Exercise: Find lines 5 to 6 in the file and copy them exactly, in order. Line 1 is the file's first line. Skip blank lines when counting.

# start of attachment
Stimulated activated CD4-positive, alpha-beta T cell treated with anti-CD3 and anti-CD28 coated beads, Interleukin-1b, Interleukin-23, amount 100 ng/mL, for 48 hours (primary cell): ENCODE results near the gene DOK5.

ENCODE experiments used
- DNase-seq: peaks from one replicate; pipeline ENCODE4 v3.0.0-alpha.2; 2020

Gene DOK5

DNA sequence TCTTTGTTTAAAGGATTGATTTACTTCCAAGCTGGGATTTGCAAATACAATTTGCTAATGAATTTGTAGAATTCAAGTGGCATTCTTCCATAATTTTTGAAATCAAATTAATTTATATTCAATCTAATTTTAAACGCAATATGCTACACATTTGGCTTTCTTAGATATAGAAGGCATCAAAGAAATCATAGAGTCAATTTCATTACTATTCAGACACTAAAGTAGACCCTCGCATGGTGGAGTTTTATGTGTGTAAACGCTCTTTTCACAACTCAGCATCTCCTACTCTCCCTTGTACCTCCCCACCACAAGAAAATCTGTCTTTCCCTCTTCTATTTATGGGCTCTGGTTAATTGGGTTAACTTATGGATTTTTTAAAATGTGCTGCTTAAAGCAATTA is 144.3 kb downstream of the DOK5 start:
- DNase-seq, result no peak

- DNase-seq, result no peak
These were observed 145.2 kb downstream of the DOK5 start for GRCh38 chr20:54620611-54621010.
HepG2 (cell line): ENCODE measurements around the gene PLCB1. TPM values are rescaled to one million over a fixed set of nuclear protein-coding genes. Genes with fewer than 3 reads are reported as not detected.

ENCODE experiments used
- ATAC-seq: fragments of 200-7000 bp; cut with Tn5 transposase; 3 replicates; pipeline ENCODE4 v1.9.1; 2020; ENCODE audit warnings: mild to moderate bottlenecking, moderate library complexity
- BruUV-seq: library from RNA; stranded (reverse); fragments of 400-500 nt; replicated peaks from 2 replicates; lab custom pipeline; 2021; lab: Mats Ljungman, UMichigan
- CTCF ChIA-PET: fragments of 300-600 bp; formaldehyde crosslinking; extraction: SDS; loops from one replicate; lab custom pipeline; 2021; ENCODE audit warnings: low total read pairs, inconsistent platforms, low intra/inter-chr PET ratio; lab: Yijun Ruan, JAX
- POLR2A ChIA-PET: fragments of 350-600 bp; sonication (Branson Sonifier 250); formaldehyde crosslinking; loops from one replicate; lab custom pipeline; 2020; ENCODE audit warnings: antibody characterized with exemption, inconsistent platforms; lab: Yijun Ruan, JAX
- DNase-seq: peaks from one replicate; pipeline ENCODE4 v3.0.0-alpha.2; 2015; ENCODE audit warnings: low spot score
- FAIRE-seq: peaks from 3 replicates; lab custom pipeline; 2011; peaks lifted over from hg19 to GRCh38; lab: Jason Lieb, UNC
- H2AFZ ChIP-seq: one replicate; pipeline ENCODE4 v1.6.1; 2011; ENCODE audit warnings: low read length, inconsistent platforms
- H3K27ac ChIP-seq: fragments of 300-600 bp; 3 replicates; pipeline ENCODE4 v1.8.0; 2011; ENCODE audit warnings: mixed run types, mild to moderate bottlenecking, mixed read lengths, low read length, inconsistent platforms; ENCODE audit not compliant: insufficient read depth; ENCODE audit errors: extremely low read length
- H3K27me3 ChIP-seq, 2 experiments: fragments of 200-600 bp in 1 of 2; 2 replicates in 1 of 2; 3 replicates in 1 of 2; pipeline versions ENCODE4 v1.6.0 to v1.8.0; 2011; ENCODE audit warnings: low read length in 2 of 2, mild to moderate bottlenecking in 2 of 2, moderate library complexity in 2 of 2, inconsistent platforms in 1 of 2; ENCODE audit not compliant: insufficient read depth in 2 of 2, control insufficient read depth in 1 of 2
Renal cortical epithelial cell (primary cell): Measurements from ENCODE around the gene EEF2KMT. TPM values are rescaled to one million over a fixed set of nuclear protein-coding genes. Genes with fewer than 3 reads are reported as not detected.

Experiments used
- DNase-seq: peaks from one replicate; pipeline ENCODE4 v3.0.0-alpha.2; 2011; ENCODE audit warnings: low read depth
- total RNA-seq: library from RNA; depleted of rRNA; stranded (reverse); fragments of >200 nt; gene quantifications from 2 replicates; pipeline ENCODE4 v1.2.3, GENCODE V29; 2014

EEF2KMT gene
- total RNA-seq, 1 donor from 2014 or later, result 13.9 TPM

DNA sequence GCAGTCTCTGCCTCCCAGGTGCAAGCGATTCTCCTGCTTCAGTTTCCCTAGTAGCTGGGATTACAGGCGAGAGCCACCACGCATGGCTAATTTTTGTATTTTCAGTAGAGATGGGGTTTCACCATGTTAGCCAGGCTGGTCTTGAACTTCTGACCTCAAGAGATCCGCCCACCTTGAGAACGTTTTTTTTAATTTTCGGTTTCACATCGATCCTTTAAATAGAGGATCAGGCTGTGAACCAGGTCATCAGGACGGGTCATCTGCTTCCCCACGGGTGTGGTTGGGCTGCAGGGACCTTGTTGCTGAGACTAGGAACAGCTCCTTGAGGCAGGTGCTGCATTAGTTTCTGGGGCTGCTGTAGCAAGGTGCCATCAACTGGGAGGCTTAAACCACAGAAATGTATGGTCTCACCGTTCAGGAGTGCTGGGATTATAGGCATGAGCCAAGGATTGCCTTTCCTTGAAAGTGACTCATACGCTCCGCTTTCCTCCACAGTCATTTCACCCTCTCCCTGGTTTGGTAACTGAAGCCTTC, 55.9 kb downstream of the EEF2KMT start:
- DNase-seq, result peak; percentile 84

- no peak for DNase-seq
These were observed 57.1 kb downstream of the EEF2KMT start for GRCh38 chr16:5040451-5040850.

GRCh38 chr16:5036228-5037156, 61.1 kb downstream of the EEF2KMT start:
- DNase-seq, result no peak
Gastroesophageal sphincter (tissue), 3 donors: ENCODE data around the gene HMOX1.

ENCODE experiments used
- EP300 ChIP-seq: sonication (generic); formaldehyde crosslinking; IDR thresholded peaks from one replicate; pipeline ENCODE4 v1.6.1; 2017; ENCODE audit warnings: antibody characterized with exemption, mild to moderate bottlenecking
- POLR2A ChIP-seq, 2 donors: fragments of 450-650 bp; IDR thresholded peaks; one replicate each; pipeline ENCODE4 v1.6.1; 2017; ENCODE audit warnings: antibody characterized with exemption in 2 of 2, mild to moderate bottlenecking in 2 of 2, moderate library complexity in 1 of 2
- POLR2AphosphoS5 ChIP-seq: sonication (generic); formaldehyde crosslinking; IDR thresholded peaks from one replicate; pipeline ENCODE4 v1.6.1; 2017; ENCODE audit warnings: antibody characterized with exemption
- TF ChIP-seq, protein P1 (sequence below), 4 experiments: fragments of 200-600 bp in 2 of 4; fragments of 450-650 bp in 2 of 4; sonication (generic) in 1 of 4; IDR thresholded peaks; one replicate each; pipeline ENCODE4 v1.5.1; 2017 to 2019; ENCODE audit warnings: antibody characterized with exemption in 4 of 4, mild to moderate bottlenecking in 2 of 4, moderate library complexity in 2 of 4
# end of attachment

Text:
DNA sequence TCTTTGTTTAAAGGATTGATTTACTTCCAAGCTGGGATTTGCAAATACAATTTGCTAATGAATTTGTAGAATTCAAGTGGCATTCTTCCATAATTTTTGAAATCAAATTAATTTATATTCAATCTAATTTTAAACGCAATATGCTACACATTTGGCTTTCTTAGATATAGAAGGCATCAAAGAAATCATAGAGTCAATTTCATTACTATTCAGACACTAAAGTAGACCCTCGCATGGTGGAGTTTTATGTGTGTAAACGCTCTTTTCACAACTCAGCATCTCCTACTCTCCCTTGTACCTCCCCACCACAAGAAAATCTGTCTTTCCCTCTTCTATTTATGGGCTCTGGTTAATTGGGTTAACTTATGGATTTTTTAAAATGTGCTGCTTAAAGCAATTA is 144.3 kb downstream of the DOK5 start:
- DNase-seq, result no peak